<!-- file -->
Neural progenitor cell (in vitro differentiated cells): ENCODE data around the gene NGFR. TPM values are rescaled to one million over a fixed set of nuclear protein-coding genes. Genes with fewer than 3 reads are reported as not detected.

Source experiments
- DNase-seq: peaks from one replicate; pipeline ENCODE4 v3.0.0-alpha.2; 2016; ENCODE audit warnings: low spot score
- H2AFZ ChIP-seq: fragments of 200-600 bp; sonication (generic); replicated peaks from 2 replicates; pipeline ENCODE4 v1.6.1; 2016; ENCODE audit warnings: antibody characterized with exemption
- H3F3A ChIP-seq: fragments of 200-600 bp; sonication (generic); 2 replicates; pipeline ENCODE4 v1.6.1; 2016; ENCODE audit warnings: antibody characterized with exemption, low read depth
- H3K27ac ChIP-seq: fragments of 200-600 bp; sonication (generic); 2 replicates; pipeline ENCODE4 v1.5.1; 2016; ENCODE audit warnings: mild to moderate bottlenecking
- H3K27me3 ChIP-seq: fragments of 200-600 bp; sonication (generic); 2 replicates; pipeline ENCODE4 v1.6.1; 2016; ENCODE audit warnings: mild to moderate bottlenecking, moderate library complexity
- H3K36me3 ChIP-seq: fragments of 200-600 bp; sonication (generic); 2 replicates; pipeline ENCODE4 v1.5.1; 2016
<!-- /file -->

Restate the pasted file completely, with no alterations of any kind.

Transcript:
Neural progenitor cell (in vitro differentiated cells): ENCODE data around the gene NGFR. TPM values are rescaled to one million over a fixed set of nuclear protein-coding genes. Genes with fewer than 3 reads are reported as not detected.

Source experiments
- DNase-seq: peaks from one replicate; pipeline ENCODE4 v3.0.0-alpha.2; 2016; ENCODE audit warnings: low spot score
- H2AFZ ChIP-seq: fragments of 200-600 bp; sonication (generic); replicated peaks from 2 replicates; pipeline ENCODE4 v1.6.1; 2016; ENCODE audit warnings: antibody characterized with exemption
- H3F3A ChIP-seq: fragments of 200-600 bp; sonication (generic); 2 replicates; pipeline ENCODE4 v1.6.1; 2016; ENCODE audit warnings: antibody characterized with exemption, low read depth
- H3K27ac ChIP-seq: fragments of 200-600 bp; sonication (generic); 2 replicates; pipeline ENCODE4 v1.5.1; 2016; ENCODE audit warnings: mild to moderate bottlenecking
- H3K27me3 ChIP-seq: fragments of 200-600 bp; sonication (generic); 2 replicates; pipeline ENCODE4 v1.6.1; 2016; ENCODE audit warnings: mild to moderate bottlenecking, moderate library complexity
- H3K36me3 ChIP-seq: fragments of 200-600 bp; sonication (generic); 2 replicates; pipeline ENCODE4 v1.5.1; 2016